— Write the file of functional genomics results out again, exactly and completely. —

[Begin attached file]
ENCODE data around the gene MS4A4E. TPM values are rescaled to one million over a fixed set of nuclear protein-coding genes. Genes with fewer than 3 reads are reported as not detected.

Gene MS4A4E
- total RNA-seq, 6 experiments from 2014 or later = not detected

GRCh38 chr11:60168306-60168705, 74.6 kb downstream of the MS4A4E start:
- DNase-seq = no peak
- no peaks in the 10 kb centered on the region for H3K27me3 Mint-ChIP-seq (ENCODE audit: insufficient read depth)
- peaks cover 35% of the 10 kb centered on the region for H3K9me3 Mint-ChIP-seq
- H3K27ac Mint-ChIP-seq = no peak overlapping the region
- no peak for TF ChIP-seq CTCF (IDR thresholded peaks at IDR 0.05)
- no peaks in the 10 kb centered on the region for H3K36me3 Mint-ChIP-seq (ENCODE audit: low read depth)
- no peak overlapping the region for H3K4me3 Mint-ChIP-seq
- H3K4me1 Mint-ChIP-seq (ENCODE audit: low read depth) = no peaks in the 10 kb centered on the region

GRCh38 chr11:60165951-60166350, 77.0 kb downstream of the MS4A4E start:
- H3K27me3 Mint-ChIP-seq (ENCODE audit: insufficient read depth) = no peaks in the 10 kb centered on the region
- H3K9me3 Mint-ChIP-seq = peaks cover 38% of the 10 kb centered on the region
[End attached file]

ENCODE data around the gene MS4A4E. TPM values are rescaled to one million over a fixed set of nuclear protein-coding genes. Genes with fewer than 3 reads are reported as not detected.

Gene MS4A4E
- total RNA-seq, 6 experiments from 2014 or later = not detected

GRCh38 chr11:60168306-60168705, 74.6 kb downstream of the MS4A4E start:
- DNase-seq = no peak
- no peaks in the 10 kb centered on the region for H3K27me3 Mint-ChIP-seq (ENCODE audit: insufficient read depth)
- peaks cover 35% of the 10 kb centered on the region for H3K9me3 Mint-ChIP-seq
- H3K27ac Mint-ChIP-seq = no peak overlapping the region
- no peak for TF ChIP-seq CTCF (IDR thresholded peaks at IDR 0.05)
- no peaks in the 10 kb centered on the region for H3K36me3 Mint-ChIP-seq (ENCODE audit: low read depth)
- no peak overlapping the region for H3K4me3 Mint-ChIP-seq
- H3K4me1 Mint-ChIP-seq (ENCODE audit: low read depth) = no peaks in the 10 kb centered on the region

GRCh38 chr11:60165951-60166350, 77.0 kb downstream of the MS4A4E start:
- H3K27me3 Mint-ChIP-seq (ENCODE audit: insufficient read depth) = no peaks in the 10 kb centered on the region
- H3K9me3 Mint-ChIP-seq = peaks cover 38% of the 10 kb centered on the region